1.1 The International Union of Pure and Applied
Chemistry (IUPAC) is the body responsible for
naming compounds. It ensures the use of a
consistent, practical way of naming compounds that
allows scientists to communicate clearly and
1.1.1 There are many thousands of different ionic
compounds. Some have common names, such as
table salt. They also have chemical names that
reveal something about the elements in them. The
state of an element or compound is indicated by by
a subscript: (s) for solid, (l) for liquid, and (g) for gas.
The subscript (aq) stands for aqueous. This means
that the element or compound is dissolved in water.
22.214.171.124 The IUPAC system of naming ionic compounds is
very simple. All names of ionic compounds have two
parts, because all ionic compounds are made from
two parts. Every ionic compound is made up of a
cation (positive) and an anion (negative). The
naming rules work like this:
126.96.36.199.1 1. Name the cation first by using the elements
name. (It is usually the metal ion.)
188.8.131.52.1.1 2. Name the anion second by using the first part of
the elements name and changing the last part to
"-ide." (The anion is usually a non-metal ion.)
2.1 An electrically charged atom or group of atoms
3 Forming Ionic Compounds
3.1 Ionic compounds form when electrons transfer from one atom to another.
3.1.1 For example, sodium chloride, positively charged sodium ions are
attracted to negatively charged chloride ions. The two kinds of ions
group together in an organized array called a Crystal Lattice. The lattice
is made up of one sodium ion for every one chloride ion. Such a neutral
unit is called a Formula Unit.
184.108.40.206 An atom of sodium has one valence electron, and a chlorine atom has
seven valence electrons. When the two elements combine, the sodium
atom transfers an electron to the chlorine atom. As a result, both atoms
now have full outer energy levels. Remember that the most stable atoms
have full outer energy levels. When sodium transfers an electron to
chlorine, sodium's outer energy level is now full. When chlorine receives
the electron, its outer energy level is also now full. Both elements are
now stable as ions.
220.127.116.11.1 This type of bonding is called Ionic Bonding. Ionic bonds form between
atoms of metals and non-metals.
4 Common Properties of Ionic Compounds
4.1 Ionic compounds have many common properties. All of
them are solids at room temperature. They tend to
dissolve in water, although some dissolve much better
than others. Solutions of ionic compounds always conduct
5 Formulas for Ionic Compounds
5.1 The formula of an ionic compound contains element symbols that
identify each type of ion present. In some formulas, the symbols
are followed by subscript numbers that indicate the ratios of ions in
the compound. For example, the formula for BaF contains
subscripts. In BaF there is one barium ion for every two fluoride
ions.This represents the formula unit. The formula unit is the
smallest amount of a substance with the composition shown by
the chemical formula. It consists of positive and negative ions in
the smallest whole-number ratio that results in a neutral unit in the
crystal lattice of a compound. If there are no subscripts, assume
that the compound has one of each ion, so the ratio one to one in
the formula unit (e.g., NaCl ).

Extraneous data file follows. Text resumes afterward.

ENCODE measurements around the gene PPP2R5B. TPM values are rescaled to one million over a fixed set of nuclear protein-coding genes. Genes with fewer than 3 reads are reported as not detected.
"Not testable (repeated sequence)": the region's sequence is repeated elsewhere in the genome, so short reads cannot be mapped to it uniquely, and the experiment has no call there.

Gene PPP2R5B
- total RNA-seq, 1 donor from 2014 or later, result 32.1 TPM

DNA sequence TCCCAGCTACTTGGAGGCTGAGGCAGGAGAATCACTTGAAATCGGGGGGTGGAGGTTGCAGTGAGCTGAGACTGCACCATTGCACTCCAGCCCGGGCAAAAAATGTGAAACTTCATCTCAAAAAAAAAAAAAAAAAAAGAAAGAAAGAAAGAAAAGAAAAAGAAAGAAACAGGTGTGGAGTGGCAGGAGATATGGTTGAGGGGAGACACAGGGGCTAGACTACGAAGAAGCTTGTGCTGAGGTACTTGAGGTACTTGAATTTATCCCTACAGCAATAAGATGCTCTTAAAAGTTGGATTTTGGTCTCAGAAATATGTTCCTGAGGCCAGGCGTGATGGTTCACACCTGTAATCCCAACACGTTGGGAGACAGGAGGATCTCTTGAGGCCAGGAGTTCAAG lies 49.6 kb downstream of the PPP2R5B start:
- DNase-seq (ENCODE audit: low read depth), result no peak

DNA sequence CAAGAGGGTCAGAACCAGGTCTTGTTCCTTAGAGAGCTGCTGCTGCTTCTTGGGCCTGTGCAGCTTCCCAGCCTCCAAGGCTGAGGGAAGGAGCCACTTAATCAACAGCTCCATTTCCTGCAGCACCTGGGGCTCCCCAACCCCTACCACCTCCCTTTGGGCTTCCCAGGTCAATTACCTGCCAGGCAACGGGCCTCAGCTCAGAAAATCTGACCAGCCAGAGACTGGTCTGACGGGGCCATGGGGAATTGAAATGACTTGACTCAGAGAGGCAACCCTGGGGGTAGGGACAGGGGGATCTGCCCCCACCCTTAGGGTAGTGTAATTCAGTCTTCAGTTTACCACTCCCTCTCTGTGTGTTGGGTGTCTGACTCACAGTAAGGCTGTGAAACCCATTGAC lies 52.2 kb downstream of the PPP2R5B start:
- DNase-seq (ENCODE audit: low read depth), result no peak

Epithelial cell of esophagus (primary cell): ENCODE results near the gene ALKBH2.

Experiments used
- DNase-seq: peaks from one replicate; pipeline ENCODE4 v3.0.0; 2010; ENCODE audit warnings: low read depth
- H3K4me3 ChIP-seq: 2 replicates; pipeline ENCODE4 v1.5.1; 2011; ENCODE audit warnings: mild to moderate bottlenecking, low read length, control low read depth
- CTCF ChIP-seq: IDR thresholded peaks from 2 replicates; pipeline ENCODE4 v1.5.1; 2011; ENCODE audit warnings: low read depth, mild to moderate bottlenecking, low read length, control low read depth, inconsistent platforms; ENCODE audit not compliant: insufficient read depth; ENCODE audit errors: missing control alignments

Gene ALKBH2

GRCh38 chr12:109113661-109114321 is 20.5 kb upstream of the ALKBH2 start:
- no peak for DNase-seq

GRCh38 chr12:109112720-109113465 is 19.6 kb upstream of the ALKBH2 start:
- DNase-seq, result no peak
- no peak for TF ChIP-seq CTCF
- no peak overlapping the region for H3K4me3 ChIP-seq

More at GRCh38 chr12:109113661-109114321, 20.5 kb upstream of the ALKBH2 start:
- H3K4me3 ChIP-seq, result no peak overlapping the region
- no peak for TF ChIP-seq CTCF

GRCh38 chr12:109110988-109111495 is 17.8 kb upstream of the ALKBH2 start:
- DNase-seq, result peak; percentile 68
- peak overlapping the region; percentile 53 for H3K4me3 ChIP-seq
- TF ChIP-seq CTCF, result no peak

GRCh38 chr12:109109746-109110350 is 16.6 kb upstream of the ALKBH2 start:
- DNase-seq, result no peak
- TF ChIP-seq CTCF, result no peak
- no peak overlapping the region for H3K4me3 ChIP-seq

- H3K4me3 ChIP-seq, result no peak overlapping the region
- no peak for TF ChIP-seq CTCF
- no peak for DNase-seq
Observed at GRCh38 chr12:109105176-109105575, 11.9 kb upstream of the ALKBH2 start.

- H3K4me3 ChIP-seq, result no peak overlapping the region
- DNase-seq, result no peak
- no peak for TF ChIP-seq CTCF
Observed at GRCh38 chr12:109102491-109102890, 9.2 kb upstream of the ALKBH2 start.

5.1.1 All ionic compounds are composed of an equal number of positive
and negative charges. This means the total charge of the cations
must equal the total charge of the anions. In some compounds, the
cation has a charge of 1+ and the anion has a charge of 1-. Recall
that this is because there has been a transfer of electrons between
the atoms. Consider sodium chloride. The sodium ion is Na and the
chloride ion is Cl . So only one ion of each element is needed to
make the positive and negative charges equal. The ratio of sodium
ions to chloride ions is one sodium ion to one chloride ion in a
formula unit. Therefore, the formula is NaCl. No subscripts are
needed because both ions have a charge of one.
18.104.22.168 Now consider the example of aluminium chloride, AlCl . All the
charges in the formula unit must be equal. So each aluminium atom
loses three electrons, and each chlorine atom gains one. The
aluminium ion has a charge of 3+. The chloride ion has a charge of
1-. Therefore, every one aluminium ion combines with three
chloride ions. The ratio is one cation (Al ) to three anions (Cl ), so
the formula is AlCl .
22.214.171.124.1 Steps for Writing Formulas for Ionic Copounds
126.96.36.199.1.1 1. Identify the ions and their charges.
188.8.131.52.1.1.1 2. Determine the total charges needed to balance.
184.108.40.206.220.127.116.11 3. Note the ratio of cations to anions.
18.104.22.168.22.214.171.124.1 4. Use subscripts to write the formula, if needed.
126.96.36.199.2 The Method of Lowest Common Multiple
188.8.131.52.2.1 The method of lowest common multiple is another way of determining
the correct formula for an ionic compound. First, find the lowest
common multiple of the charges for the two ions. Then divide by the
combining capacity of one ion to get the correct subscript for that ion.
Repeat the process for the other ion. This ensures that the number of
positive charges equals the number of negative charges, so the
formula unit is electrically neutral.
184.108.40.206.2.1.1 Steps for Using The Method of Lowest Common Multiple
220.127.116.11.18.104.22.168 1. Identify the ions and their charges: Ca is 2+, and N is 3-.
22.214.171.124.126.96.36.199.1 2. Find the smallest number that both charges will divide into.
For Ca and N it is 6.
188.8.131.52.184.108.40.206.1.1 3. Divide each charge into the lowest common multiple,and
write the numbers as subscripts: Ca: 6 ÷ 2 = 3 N: 6 ÷ 3 = 2.
The formula is Ca N .